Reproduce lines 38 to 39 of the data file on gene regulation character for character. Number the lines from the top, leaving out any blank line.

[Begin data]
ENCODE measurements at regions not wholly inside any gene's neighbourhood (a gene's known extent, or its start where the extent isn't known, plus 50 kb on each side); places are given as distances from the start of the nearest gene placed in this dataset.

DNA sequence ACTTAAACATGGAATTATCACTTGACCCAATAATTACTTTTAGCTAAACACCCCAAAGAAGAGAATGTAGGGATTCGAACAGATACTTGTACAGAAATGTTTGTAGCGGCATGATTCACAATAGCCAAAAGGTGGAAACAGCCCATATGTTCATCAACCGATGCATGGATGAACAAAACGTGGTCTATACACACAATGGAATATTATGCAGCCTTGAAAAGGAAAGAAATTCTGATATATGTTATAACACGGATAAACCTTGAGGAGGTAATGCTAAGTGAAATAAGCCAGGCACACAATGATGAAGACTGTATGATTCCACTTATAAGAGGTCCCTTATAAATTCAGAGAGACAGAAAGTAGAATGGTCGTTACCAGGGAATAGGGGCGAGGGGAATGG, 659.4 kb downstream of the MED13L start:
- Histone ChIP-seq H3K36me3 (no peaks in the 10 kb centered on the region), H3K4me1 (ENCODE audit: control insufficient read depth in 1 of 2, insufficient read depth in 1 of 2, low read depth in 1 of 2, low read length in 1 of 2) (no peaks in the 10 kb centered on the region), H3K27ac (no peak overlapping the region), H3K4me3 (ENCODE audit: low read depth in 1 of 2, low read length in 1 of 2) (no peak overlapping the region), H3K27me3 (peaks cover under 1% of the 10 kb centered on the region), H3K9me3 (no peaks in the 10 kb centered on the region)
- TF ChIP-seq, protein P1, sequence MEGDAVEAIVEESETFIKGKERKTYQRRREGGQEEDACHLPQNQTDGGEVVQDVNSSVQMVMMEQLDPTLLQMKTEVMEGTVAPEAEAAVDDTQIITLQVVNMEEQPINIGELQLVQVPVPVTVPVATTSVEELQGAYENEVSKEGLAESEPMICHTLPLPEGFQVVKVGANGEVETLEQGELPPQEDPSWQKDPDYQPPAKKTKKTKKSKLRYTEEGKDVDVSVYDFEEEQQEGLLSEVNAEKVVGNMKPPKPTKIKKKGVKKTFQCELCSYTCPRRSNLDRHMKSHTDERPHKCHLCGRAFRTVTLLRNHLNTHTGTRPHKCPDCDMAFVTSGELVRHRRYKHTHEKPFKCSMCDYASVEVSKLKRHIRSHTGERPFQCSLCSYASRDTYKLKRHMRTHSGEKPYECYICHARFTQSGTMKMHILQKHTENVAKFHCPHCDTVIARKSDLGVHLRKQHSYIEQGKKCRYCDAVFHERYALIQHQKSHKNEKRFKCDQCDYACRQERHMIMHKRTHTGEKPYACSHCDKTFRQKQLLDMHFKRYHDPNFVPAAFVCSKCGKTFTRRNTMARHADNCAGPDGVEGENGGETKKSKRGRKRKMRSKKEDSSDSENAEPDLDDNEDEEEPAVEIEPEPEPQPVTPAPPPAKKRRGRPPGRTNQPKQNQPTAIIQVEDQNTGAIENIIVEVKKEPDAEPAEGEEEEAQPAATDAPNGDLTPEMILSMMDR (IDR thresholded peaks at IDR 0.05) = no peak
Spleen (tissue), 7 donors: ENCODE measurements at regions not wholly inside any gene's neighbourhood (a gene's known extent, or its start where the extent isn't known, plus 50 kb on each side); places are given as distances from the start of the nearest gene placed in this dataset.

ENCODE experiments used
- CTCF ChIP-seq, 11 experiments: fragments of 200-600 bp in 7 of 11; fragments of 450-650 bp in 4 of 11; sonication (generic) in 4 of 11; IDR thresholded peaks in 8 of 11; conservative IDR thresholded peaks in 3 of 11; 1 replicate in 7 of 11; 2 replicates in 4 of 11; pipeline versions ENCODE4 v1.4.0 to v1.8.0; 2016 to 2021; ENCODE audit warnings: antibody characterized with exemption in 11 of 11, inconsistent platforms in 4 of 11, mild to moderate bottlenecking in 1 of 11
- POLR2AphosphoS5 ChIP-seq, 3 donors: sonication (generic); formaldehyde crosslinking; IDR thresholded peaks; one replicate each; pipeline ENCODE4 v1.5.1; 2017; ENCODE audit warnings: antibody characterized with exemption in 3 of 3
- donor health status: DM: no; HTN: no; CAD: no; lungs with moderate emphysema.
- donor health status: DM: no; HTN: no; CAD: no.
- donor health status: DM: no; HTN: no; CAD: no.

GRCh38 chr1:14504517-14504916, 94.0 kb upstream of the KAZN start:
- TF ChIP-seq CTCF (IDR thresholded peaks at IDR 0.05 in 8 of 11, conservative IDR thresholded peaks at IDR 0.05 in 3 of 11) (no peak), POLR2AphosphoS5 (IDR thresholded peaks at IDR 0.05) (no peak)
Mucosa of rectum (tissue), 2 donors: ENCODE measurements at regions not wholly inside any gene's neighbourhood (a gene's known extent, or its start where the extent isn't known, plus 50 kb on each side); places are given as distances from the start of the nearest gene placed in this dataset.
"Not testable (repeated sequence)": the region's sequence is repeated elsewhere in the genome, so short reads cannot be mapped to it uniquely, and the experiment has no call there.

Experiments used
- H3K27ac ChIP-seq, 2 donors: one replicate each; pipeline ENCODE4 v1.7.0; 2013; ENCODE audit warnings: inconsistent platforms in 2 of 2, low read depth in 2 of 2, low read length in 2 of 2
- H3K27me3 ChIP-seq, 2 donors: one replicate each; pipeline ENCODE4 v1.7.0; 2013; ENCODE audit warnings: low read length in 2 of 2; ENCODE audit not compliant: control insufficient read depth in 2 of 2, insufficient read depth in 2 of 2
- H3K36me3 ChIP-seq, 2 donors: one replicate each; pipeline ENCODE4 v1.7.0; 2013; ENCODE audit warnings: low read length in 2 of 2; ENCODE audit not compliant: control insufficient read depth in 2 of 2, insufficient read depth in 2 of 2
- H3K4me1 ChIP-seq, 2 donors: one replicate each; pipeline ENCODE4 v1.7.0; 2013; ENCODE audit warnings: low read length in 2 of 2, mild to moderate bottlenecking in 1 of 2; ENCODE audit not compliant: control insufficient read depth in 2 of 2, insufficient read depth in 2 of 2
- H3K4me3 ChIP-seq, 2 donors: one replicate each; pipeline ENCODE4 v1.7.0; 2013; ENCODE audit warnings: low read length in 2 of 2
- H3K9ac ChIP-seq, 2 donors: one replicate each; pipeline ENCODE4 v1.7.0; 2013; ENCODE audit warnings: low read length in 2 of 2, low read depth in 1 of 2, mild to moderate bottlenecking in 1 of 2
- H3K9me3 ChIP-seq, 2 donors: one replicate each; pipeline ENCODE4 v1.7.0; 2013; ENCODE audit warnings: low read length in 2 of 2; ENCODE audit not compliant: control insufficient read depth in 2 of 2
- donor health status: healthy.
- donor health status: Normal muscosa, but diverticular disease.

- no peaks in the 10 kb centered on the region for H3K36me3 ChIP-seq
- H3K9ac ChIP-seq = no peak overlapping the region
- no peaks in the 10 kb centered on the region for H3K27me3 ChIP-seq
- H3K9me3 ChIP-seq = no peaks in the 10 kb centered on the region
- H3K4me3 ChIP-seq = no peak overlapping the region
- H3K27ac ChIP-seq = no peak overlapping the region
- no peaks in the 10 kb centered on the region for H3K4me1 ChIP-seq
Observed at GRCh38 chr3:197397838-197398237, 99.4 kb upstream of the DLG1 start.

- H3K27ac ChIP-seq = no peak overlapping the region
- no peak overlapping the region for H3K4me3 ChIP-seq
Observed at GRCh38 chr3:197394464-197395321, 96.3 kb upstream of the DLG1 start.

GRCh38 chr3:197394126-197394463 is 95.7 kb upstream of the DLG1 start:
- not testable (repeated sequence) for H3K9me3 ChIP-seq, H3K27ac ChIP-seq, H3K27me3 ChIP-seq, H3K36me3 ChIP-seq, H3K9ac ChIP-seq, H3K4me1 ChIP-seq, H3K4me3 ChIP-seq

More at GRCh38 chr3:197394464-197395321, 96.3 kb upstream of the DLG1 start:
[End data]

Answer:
- not testable (repeated sequence) for H3K9me3 ChIP-seq, H3K27ac ChIP-seq, H3K27me3 ChIP-seq, H3K36me3 ChIP-seq, H3K9ac ChIP-seq, H3K4me1 ChIP-seq, H3K4me3 ChIP-seq

More at GRCh38 chr3:197394464-197395321, 96.3 kb upstream of the DLG1 start: